|Major Groups > Gilled Mushrooms > Pale-Spored > Omphalinoid Mushrooms|
[ Basidiomycetes . . . ]
by Michael Kuo
"Omphalinoid" mushrooms form a fairly distinctive group among the gilled mushrooms; they are small species with true gills that run down the stem, thin stems, and caps that are funnel-shaped or depressed by maturity ( means "belly button" in Greek). Most have pale spore prints. Some species are brightly colored (yellow and orange), while others are brownish or darker. Many omphalinoid mushrooms grow in moss, or are associated with lichens--but others are found on wood or on the ground. A few small species of chanterelles and trumpets can look similar to omphalinoid mushrooms, but have false gills rather than true gills.
The genus names involved with omphalinoid mushrooms change every second Tuesday, give or take, but Omphalina was obviously once one of the forerunners. Other genera include Arrhenia, Gerronema, Xeromphalina, Chrysomphalina, and Rickenella--and many species of Clitocybe are omphalinoid. I would share with you the various features that separate these genera, but they are often obscure (for example, the "sarcodimitic tissues" of Gerronema) and, more importantly, likely to change before you read this. At the moment, Lichenomphalina and Ampulloclitocybe are under consideration, among other names, as DNA studies attempt to sort this mess out (so far these studies have only confused things further by throwing the waxy caps into the genetic mix--see the Hygrophoroid/Omphalinoid Group--but we can always hope).
Omphalinoid Mushroom Pages:
Bigelow, H. E. (1970). Omphalina in North America. Mycologia 62: 1-32.
Bigelow, H. E. (1982). North American species of Clitocybe. Part I. Germany: Cramer. 280 pp.
Bigelow, H. E. (1985). North American species of Clitocybe. Part II. Germany: Cramer. 191 pp.
Kauffman, C.H. (1918). The gilled mushrooms (Agaricaceae) of Michigan and the Great Lakes region, Volumes I and II. New York: Dover. 924 pp. (1971 Reprint.)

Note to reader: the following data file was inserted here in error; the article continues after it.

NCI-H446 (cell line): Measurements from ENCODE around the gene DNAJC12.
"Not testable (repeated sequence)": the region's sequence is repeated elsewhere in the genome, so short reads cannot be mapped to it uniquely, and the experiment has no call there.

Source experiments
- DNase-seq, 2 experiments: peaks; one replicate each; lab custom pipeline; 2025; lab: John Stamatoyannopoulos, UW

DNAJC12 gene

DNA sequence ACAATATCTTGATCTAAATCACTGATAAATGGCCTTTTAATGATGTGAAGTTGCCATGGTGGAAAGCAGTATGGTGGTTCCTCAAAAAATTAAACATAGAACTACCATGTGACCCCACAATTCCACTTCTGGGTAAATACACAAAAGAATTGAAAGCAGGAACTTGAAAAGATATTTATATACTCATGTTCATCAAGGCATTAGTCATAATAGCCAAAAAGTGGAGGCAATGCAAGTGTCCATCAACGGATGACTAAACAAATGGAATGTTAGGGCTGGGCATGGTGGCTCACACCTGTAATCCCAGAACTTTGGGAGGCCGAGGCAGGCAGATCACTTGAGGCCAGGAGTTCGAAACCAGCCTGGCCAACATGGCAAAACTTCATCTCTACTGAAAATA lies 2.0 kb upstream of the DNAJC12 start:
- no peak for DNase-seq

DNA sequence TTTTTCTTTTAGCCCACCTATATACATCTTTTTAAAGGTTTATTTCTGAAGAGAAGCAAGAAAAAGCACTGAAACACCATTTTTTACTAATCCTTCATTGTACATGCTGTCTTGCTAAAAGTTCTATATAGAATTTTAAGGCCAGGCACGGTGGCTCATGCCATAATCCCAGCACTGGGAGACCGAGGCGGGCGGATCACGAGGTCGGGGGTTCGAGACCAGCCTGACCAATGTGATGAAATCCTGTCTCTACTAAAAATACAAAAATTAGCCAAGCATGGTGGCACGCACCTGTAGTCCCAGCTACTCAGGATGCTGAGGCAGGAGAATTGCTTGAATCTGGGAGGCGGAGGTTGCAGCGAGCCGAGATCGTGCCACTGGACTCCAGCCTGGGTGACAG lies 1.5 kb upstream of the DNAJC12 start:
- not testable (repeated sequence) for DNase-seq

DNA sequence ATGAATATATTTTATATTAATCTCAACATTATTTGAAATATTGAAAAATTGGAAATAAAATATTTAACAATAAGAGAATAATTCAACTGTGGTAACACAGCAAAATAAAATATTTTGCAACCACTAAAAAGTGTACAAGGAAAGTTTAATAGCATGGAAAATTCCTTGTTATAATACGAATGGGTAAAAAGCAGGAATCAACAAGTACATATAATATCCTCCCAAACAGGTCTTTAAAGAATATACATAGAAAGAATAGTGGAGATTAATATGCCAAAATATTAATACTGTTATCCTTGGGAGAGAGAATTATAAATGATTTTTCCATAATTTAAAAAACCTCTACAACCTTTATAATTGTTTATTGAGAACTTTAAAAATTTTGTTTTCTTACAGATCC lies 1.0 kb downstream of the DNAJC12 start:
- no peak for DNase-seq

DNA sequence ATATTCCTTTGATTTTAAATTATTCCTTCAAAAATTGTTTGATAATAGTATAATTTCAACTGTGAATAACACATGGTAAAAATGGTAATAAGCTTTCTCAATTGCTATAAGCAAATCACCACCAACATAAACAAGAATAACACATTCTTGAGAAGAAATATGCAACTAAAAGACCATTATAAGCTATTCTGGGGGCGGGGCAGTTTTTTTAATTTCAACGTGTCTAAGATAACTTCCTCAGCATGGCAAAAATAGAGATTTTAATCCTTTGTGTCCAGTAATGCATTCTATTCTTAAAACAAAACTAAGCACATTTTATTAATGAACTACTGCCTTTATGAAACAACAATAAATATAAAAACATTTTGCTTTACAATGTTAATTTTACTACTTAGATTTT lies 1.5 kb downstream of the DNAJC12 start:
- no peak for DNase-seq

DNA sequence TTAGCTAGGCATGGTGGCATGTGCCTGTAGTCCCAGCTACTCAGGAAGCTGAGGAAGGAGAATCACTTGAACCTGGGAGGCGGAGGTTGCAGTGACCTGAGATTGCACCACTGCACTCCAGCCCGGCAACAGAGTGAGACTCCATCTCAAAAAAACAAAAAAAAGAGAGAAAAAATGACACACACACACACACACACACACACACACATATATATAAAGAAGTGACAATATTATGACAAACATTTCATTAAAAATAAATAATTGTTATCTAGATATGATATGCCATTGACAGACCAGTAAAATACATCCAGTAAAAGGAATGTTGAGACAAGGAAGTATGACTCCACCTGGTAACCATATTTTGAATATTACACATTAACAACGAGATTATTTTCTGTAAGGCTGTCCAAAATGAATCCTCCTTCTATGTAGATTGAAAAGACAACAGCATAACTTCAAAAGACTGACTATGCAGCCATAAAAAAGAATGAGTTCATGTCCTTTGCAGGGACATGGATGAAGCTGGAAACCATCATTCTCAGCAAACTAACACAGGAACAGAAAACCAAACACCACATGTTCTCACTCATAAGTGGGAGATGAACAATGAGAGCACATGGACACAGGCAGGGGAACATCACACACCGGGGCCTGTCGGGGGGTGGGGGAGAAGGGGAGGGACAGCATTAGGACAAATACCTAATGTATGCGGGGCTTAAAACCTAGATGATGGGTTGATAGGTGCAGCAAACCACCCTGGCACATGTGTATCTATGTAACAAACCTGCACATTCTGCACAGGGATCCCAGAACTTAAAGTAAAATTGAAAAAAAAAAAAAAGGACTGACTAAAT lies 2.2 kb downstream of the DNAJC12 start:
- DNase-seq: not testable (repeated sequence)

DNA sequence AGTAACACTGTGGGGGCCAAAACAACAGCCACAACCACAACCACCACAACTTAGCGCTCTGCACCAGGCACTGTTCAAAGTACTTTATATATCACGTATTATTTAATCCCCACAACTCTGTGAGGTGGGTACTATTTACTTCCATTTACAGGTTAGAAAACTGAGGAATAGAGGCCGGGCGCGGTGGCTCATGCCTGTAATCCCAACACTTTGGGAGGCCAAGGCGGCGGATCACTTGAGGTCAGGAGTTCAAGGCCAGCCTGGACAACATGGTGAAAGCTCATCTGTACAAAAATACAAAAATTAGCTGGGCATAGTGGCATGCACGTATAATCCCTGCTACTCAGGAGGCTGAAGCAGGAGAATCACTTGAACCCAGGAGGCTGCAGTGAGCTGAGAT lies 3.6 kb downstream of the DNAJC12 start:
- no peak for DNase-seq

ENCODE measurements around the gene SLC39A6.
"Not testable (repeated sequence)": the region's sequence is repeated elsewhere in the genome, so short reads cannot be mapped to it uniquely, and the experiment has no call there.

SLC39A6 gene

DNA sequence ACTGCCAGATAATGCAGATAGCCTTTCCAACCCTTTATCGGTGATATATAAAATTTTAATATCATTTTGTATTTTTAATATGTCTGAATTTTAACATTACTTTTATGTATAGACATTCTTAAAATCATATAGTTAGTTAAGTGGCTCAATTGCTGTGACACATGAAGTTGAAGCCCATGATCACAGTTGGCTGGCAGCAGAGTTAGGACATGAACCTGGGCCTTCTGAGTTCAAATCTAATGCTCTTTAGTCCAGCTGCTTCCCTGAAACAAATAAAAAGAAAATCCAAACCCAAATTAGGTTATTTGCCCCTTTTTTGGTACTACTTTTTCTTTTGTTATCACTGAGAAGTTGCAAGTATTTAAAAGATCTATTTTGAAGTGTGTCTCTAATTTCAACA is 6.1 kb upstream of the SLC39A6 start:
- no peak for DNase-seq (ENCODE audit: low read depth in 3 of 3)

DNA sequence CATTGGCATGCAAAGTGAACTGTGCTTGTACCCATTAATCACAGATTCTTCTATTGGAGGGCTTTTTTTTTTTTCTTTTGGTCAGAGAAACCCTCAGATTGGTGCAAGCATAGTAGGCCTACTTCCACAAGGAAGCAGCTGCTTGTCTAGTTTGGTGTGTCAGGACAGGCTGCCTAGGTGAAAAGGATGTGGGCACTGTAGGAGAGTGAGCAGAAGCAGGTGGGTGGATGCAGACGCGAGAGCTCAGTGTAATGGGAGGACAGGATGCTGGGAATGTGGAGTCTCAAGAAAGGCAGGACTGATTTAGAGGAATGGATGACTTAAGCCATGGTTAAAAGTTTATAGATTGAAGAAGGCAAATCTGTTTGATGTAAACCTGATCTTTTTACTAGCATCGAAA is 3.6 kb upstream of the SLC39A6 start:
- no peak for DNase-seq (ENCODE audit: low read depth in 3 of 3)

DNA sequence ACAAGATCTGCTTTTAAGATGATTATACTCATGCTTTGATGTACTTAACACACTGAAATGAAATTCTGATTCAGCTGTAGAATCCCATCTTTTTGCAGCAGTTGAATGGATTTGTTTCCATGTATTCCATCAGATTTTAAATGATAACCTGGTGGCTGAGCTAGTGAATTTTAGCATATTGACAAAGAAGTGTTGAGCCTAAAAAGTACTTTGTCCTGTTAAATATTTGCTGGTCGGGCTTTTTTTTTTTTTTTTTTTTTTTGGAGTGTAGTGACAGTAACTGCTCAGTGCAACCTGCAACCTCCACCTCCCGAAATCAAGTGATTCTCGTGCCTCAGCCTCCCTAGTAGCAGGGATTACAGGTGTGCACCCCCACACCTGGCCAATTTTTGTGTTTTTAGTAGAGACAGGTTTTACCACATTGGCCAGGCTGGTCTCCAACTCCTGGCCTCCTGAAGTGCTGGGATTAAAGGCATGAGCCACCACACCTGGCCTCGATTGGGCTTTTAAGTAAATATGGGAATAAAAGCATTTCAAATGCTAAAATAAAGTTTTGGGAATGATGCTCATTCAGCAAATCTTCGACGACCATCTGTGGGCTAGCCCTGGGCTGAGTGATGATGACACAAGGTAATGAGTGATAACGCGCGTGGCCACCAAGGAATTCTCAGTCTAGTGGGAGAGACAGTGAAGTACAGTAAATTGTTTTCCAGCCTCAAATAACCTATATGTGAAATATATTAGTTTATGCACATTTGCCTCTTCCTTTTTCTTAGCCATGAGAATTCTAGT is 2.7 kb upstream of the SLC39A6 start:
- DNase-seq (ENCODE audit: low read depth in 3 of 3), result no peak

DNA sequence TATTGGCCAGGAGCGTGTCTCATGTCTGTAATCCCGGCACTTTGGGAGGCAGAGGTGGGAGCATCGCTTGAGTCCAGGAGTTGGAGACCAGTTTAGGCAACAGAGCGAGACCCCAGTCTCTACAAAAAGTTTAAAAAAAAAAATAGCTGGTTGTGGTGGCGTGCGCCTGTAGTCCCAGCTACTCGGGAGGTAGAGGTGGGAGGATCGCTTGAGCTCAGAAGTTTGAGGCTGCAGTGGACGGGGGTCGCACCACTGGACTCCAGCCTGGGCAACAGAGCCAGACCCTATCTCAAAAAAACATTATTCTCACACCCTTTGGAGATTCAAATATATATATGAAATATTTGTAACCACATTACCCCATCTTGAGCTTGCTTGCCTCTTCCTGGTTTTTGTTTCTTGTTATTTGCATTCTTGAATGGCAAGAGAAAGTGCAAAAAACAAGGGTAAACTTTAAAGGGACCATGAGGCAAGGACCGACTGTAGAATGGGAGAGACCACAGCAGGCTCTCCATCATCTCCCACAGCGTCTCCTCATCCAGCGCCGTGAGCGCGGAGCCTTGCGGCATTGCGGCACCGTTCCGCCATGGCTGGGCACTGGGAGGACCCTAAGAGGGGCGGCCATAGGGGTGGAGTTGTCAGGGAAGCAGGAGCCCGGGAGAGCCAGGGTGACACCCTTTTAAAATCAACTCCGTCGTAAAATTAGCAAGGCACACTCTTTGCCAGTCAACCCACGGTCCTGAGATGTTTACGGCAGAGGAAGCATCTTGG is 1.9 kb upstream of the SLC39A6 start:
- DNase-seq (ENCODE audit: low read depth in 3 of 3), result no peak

Lange, M. (1981). Typification and delimitation of Omphalina Quel. Nordic Journal of Botany 1: 691-696.
Lutzoni, F. M. (1997). Phylogeny of lichen- and non-lichen-forming omphalinoid mushrooms and the utility of testing for combinability among multiple data sets. Systematic Botany 46: 373-406.
Miller, O. K. Jr. (1968). A revision of the genus Xeromphalina. Mycologia 60: 156-188.
Moncalvo, J. M., et al. (2002). One hundred and seventeen clades of euagarics. Molecular Phylogenetics and Evolution 23: 357-400
Moser, M. (1983). Keys to Agarics and Boleti (Polyporales, Boletales, Agaricales, Russulales). Ed. Kibby, G. Transl. Plant, S. London: Roger Phillips. 535 pp.
Norvell, L. L. et al. (1994). Omphalina sensu lato in North America 1-2. 1: Omphalina wynniae and the genus Chrysomphalina. 2: Omphalina sensu Bigelow. Mycotaxon 50: 379-407.
Redhead, S. A. & Weresub, L. K. (1978). On Omphalia and Omphalina. Mycologia 70: 556-568.
Redhead, S. A. (1986). Mycological observations 15-16: On Omphalia and Pleurotus. Mycologia 78: 522-528.
Redhead, S. A. et al. (1995). Omphalina sensu lato in North America 4: O. rosella. Mycologia 87: 880-885.
Redhead, S. A., J.-M. Moncalvo, R. Vilgalys & F. Lutzoni (2002). Phylogeny of agarics: Partial systematics solutions for bryophilous omphalinoid agarics outside of the Agaricales (Euagarics). Mycotaxon 82: 151-168.
Redhead, S. A. et al. (2002). Phylogeny of Agarics: Partial systematics solutions for core omphalinoid genera in the Agaricales (Euagarics). Mycotaxon 83: 19-57.
Singer, R. (1964). Die gattung Gerronema. Nova Hedwigia 7: 53-92.
Smith, A. H., Smith, H. V. & Weber, N. S. (1979). How to know the gilled mushrooms. Dubuque, Iowa: Wm. C. Brown. 334 pp.
Cite this page as:
Kuo, M. (2008, November). Omphalinoid mushrooms. Retrieved from the MushroomExpert.Com Web site: http://www.mushroomexpert.com/omphalinoid.html